Hawaii International Film Festival - As a festival that shows features and documentaries made by Asians and Pacific Islanders, it provides a unique opportunity to watch films from the perspective of the indigenous people.
Halloween in Lahaina - Hailed as the "Mardi Gras of the Specific", thirty thousand party goers descend on to Front Steet in an elaborate aray of costume.
Ironman World Championship - Whether you want to look onto or partake in, the Ironman is not for the fainthearted. The 2.4 mile ocean swim, 112 mile bike race and 26.2 mile run is sure to test the twelve hundred competitors.
Maui Fair - Over the three days, the Maui Fair offers rides, games and entertainment at the Wailuku War Memorial Complex.
Kona Coffee Festival - As the longest running product fair in Hawaii and the only coffee festival in the USA, the Kona Coffee Festival is an esteemed celebration of the multi-ethnic pioneers of Kona Coffee.
Honolulu City Lights - Starting off the festive period is the lighting of a fifty foot Christmas tree - an oxymoronic sight within a tropical destination.
Honolulu Marathon - An early start for onlookers and runners, the starting gun goes off at five in the morning on the corner of Ala Moana and Queen Street.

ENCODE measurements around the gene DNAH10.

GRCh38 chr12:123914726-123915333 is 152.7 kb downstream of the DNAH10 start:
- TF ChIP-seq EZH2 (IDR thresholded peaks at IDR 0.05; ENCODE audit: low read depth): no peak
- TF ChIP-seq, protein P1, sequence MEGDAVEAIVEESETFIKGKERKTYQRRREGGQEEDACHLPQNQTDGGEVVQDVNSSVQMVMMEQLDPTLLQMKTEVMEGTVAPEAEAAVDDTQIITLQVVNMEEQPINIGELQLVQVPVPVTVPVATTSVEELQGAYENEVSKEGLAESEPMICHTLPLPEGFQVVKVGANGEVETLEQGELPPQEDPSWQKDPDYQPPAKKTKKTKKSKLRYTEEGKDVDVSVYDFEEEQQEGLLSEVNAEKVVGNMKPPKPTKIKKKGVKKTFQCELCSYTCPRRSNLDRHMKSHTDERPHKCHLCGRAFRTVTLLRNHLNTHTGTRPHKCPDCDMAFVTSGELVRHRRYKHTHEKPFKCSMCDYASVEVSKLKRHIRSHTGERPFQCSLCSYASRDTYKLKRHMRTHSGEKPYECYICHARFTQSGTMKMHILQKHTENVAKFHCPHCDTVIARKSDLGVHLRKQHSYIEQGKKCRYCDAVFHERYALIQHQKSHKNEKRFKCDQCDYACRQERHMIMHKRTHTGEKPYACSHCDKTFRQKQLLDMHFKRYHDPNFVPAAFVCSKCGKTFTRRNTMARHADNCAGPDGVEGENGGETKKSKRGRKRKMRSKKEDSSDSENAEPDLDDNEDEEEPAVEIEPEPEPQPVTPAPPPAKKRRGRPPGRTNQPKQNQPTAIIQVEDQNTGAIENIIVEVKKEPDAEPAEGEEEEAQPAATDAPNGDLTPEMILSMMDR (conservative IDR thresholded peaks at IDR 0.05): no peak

Pearl Harbor Memorial Parade - End your unmissable experience in the Pearl Harbor Memorial Musuem with a parade to commemorate those lost in the attack by the Japanese. It is a chance to see Cobra and Huey helicopters, shown in the featured exhibitions, parade down Kalakaua Avenue to the Kapiolani Park at the end of Waikiki.
The Nutcracker - An alternative to Tchaikovsky's original, the classic production has been adapted to the setting of Hawaii.
Festival of Lights Christmas Boat Parade - Those who have seen the fireworks at the Waikiki Hilton, will be aware of the Hawaiians love of a light show. Share the love of lights at the marina in Hawaii Kai Towne Center with festively decorated boats cruising the waters.
Santa Comes to the Beach - Even Santa takes a break from his day job, or night job, for his beach break. Unable to travel by sleigh, Santa arrives at the Outrigger Waikiki Beach in a canoe!
Christmas in Polynesia - Grab your unmissable experience in the Polynesian Cultural Center for this special time of year, where the center is adorned in Christmas decorations. The centre offers a festive canoe ride, a magical train ride and a thrilling scavenger hunt - it is one for the whole family.
Holiday Pops Concert - The Honolulu Symphony Orchestra performs at the Hawaii Theater, built in 1922. An array of the classic holiday tunes are featured, with a touch of Hawaiian themes.
For inspiration on how to include these beautiful beaches in your next trip - take a look at our Hawaii Holidays pages.